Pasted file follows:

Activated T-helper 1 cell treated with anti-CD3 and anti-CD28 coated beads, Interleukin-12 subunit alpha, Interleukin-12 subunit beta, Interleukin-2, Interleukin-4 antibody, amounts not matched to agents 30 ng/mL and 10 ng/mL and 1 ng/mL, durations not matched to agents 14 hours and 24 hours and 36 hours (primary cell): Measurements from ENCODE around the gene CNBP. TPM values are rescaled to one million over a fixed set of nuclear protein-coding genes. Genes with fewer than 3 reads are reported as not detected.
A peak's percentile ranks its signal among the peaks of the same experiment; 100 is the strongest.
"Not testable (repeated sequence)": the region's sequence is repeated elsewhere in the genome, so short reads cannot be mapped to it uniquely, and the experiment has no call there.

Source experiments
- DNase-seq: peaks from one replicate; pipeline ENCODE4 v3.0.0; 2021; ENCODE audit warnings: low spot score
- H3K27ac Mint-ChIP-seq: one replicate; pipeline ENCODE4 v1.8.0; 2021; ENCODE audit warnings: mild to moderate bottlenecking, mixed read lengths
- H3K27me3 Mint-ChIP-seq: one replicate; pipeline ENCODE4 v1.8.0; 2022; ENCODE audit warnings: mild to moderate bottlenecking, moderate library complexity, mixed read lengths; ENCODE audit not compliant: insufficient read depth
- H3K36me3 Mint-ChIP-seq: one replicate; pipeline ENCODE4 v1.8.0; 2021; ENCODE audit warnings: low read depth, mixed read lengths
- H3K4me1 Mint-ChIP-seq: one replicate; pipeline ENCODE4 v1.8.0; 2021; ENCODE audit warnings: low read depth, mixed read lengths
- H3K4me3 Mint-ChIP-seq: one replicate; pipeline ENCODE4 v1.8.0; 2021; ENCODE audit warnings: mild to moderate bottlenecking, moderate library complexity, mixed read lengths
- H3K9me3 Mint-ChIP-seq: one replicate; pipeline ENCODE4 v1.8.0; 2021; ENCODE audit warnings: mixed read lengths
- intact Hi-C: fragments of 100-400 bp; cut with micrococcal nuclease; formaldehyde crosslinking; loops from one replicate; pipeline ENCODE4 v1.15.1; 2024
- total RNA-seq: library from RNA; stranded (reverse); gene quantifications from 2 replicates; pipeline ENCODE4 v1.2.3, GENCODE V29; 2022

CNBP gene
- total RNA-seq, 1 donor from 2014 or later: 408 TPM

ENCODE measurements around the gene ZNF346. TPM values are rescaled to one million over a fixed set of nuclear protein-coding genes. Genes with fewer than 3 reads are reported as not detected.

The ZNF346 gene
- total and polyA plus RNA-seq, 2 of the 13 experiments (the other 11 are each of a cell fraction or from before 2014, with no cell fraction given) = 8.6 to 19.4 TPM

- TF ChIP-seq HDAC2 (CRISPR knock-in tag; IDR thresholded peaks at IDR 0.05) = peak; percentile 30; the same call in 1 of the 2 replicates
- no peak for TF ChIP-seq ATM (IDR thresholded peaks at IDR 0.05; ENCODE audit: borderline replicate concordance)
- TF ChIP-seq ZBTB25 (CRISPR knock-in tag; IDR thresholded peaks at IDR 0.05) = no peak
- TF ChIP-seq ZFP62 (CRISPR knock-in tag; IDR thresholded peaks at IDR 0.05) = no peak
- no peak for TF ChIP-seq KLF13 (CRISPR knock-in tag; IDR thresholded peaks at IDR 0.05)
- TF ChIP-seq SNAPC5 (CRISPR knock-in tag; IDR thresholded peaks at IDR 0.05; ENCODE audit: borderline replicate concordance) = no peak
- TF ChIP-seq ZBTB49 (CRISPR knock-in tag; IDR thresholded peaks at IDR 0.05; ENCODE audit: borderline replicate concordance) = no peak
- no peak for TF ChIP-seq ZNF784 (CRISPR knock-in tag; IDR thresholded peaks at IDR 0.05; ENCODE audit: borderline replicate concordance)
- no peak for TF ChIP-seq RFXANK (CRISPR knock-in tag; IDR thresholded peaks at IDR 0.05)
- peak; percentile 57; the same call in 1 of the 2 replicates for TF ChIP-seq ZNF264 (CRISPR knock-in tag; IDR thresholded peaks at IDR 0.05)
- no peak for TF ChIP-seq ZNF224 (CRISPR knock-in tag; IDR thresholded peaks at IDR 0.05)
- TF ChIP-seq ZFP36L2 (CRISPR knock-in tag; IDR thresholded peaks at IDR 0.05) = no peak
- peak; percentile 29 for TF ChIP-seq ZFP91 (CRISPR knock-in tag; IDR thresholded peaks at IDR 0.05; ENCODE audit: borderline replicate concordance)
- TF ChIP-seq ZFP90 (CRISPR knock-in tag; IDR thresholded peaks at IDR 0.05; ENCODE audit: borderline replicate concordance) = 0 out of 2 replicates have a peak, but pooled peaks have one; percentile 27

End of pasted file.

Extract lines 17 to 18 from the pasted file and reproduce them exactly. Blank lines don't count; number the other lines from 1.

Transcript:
The ZNF346 gene
- total and polyA plus RNA-seq, 2 of the 13 experiments (the other 11 are each of a cell fraction or from before 2014, with no cell fraction given) = 8.6 to 19.4 TPM